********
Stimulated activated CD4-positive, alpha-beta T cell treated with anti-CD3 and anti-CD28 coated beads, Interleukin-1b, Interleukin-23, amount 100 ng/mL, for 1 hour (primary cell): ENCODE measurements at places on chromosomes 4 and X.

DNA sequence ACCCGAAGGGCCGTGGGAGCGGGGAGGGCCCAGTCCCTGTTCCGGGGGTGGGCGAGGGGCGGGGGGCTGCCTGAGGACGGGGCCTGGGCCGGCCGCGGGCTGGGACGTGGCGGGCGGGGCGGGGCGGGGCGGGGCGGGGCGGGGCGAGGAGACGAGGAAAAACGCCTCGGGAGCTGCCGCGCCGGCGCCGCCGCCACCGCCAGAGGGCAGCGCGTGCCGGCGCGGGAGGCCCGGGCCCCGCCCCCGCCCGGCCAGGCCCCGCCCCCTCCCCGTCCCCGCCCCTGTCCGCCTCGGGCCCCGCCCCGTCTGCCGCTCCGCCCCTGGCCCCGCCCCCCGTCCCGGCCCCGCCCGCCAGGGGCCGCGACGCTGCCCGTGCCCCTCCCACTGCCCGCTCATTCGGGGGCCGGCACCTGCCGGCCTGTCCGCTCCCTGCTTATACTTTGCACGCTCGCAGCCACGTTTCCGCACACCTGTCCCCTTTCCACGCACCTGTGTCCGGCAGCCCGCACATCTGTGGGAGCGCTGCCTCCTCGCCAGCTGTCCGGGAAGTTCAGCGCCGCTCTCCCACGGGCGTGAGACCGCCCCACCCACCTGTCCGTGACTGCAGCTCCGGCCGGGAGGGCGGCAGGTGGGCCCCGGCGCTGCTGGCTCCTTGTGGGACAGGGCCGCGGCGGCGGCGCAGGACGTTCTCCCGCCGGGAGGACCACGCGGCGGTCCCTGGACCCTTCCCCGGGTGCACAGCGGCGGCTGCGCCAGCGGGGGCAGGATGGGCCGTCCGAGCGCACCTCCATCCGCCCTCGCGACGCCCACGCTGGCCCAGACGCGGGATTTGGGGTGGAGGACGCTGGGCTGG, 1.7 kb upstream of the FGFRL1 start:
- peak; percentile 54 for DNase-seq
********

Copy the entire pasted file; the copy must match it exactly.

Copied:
Stimulated activated CD4-positive, alpha-beta T cell treated with anti-CD3 and anti-CD28 coated beads, Interleukin-1b, Interleukin-23, amount 100 ng/mL, for 1 hour (primary cell): ENCODE measurements at places on chromosomes 4 and X.

DNA sequence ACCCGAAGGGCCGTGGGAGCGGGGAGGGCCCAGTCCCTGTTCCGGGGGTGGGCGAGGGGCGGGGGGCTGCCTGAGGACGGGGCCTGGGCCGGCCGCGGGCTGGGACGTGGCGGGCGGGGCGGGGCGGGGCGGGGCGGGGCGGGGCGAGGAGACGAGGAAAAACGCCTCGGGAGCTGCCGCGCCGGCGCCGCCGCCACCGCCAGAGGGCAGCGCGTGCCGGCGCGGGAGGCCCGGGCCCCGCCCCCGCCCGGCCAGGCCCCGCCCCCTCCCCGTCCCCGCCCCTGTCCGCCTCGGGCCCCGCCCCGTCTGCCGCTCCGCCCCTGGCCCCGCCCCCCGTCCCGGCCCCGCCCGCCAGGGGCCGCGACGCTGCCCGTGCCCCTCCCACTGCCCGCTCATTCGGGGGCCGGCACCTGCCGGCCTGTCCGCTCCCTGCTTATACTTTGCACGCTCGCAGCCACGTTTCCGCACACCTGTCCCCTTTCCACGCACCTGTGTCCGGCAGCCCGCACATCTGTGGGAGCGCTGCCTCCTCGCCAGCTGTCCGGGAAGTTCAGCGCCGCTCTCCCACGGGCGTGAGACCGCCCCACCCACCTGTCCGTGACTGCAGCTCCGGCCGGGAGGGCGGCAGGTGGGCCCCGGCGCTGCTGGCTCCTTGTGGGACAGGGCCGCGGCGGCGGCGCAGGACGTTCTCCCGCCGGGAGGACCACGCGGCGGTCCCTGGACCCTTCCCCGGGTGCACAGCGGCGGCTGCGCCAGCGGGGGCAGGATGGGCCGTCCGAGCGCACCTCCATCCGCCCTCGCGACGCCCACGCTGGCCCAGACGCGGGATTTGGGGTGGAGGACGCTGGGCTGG, 1.7 kb upstream of the FGFRL1 start:
- peak; percentile 54 for DNase-seq